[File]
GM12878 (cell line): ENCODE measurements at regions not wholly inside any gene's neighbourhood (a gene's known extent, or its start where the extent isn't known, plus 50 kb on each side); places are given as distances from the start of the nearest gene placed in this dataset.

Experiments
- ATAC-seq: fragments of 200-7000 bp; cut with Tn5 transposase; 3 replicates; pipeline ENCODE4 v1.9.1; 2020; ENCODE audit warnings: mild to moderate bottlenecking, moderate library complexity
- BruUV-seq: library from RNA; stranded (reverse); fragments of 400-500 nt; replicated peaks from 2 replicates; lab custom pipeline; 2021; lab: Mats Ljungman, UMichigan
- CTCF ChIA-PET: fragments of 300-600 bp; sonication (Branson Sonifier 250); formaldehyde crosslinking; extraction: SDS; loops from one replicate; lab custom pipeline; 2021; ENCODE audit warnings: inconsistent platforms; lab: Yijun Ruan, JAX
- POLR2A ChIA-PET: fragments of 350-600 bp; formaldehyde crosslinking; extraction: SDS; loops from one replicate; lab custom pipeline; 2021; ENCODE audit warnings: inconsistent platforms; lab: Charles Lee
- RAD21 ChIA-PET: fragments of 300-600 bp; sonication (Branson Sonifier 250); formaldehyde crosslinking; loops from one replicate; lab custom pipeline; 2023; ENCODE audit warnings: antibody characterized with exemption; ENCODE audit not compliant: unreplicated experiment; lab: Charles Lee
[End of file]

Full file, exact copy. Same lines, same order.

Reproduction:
GM12878 (cell line): ENCODE measurements at regions not wholly inside any gene's neighbourhood (a gene's known extent, or its start where the extent isn't known, plus 50 kb on each side); places are given as distances from the start of the nearest gene placed in this dataset.

Experiments
- ATAC-seq: fragments of 200-7000 bp; cut with Tn5 transposase; 3 replicates; pipeline ENCODE4 v1.9.1; 2020; ENCODE audit warnings: mild to moderate bottlenecking, moderate library complexity
- BruUV-seq: library from RNA; stranded (reverse); fragments of 400-500 nt; replicated peaks from 2 replicates; lab custom pipeline; 2021; lab: Mats Ljungman, UMichigan
- CTCF ChIA-PET: fragments of 300-600 bp; sonication (Branson Sonifier 250); formaldehyde crosslinking; extraction: SDS; loops from one replicate; lab custom pipeline; 2021; ENCODE audit warnings: inconsistent platforms; lab: Yijun Ruan, JAX
- POLR2A ChIA-PET: fragments of 350-600 bp; formaldehyde crosslinking; extraction: SDS; loops from one replicate; lab custom pipeline; 2021; ENCODE audit warnings: inconsistent platforms; lab: Charles Lee
- RAD21 ChIA-PET: fragments of 300-600 bp; sonication (Branson Sonifier 250); formaldehyde crosslinking; loops from one replicate; lab custom pipeline; 2023; ENCODE audit warnings: antibody characterized with exemption; ENCODE audit not compliant: unreplicated experiment; lab: Charles Lee